A "Bonnie and Clyde" Trilogy
“The Highwaymen” (2019) is a Netflix original film based on the true story of Bonnie and Clyde – and the Texas Rangers who killed them. Viewers follow Rangers Frank Hamer and Maney Gault, portrayed by Kevin Costner and Woody Harrelson, respectively, as they track down the infamous couple.
While Arthur Penn’s 1967 film “Bonnie and Clyde” gave viewers a cinematic look at the story from the perspective of the notorious couple, this new film provides opportunity to see Bonnie and Clyde from the standpoint of the law.
In her film review for The Wrap, Candice Frederick notes the film is an attempt at a dignified recount of the Texas Rangers’ role in the case:
… Frank’s real-life widow sued the studio after the release of the 1967 film “Bonnie & Clyde,” claiming it dumbed him down for entertainment. Everyone is trying to prove something to themselves and others and it all comes down to validation and, perhaps even more poignantly, vindication.
Movies can glamorize killers and turn fact into fiction – or reveal information that had been previously omitted from the media. “The Highwayman” intercuts original film footage and photography to display the vey real fanfare that followed the couple’s deaths, in addition to epilogue text.
Using the media to expose a truth is manipulative; viewers often believes one perspective is “the” truth. How do you dissuade the masses from support of one perspective that has been long-held as “the truth”? Attack the mode by which this story was communicated – the media attacks itself.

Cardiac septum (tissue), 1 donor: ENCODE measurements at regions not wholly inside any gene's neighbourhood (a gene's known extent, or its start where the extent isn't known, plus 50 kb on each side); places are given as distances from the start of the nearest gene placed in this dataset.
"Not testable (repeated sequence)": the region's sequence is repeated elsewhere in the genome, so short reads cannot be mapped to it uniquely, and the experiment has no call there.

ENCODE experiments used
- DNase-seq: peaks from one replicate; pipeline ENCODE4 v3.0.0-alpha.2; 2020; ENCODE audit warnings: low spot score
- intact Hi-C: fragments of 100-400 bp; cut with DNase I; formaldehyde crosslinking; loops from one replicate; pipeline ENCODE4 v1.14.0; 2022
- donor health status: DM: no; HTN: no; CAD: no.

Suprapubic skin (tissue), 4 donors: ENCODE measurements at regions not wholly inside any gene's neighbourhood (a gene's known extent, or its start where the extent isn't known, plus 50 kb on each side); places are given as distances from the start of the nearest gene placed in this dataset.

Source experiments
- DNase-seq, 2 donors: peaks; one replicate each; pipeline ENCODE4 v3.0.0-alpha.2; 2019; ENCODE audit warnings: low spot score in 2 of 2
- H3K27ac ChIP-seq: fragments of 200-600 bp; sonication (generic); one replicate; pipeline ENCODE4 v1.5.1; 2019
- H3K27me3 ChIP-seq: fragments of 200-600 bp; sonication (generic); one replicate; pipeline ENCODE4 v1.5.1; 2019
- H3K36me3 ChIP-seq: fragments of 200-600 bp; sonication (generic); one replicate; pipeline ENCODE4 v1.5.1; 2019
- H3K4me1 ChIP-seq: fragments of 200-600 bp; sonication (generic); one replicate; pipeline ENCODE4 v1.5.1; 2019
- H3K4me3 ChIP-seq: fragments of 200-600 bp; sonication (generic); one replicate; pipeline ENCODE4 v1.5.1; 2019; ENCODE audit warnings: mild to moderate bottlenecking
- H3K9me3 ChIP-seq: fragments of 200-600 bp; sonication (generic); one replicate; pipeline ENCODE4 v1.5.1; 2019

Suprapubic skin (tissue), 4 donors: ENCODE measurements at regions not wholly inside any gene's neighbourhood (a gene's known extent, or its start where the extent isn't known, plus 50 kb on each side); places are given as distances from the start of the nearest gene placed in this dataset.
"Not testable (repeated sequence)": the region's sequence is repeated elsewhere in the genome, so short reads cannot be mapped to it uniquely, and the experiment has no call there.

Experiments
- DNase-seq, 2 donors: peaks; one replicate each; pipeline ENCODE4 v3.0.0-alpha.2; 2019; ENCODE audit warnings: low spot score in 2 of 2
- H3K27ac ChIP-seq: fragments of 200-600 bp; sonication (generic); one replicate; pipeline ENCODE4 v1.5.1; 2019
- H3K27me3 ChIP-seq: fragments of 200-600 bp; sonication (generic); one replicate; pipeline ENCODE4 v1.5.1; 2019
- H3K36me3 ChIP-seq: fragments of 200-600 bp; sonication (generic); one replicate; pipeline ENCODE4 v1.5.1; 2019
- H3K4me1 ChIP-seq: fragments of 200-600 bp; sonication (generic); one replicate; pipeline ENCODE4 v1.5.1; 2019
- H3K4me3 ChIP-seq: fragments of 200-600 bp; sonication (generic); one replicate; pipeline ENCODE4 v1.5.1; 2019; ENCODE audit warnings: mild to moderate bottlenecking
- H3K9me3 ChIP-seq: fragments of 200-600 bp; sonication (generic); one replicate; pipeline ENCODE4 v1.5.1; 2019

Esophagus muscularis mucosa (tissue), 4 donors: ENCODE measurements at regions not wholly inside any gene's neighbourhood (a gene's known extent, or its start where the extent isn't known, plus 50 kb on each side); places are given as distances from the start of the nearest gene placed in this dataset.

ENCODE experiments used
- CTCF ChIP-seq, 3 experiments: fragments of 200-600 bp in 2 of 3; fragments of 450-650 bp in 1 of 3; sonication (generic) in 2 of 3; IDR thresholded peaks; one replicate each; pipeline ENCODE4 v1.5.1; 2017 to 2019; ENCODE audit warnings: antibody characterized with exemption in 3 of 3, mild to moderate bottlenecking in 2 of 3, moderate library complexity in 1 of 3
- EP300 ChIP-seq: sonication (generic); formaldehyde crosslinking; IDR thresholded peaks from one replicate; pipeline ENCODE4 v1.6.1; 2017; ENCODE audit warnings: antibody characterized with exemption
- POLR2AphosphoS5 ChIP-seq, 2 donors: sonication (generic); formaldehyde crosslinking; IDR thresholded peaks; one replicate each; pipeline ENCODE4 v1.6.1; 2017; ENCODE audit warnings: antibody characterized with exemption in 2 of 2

The Highwaymen directly exposes truths through stock footage and historical facts, but its subliminal messaging ties the film to a larger commentary on media manipulation – as part of a trilogy.
Oliver Stone’s 1994 film “Natural Born Killers” follows two lovers from traumatic childhood homes as they seek happiness and love – and kill anyone who gets in their way. The two are glorified in the media; even media agents want the life they see hyped on TV.
“Natural Born Killers” uses the framework of Bonnie and Clyde’s story as a commentary on mass media manipulation. The three films work together as a trilogy, using Bonnie and Clyde as a framework for the greater commentary on perception, asking: is media our reality?
The common thread between the later two films is actor Woody Harrelson, who plays both the “Clyde” character in “Natural Born Killers,” as well as a Texas Ranger in “The Highwaymen.” While playing contrasting roles, he is the sympathetic character in each film. Viewers feel sympathy for each character because the films themselves give us insight into the lives, thoughts, feelings and personal histories of each character. Each movie is written and structured in such a way as to appeal to the viewer’s emotions: they want us to root for them.
Each film within the trilogy exposes – or bluntly displays – the ways in which media change our perception, or encourage and persuade a desired reaction. This is similar to the way in which media appeals to a viewer’s emotions, turning them from viewer to consumer. This overarching idea is, however, only apparent when viewing the three films as part of the trilogy, making the trilogy an entity unto its own. It is a paradox: in order to see this larger message, a viewer must consume these three films.
The trilogy as a whole therefore acts as its own self-reflexive example of media manipulation, proving its point through the eyes of each and every viewer.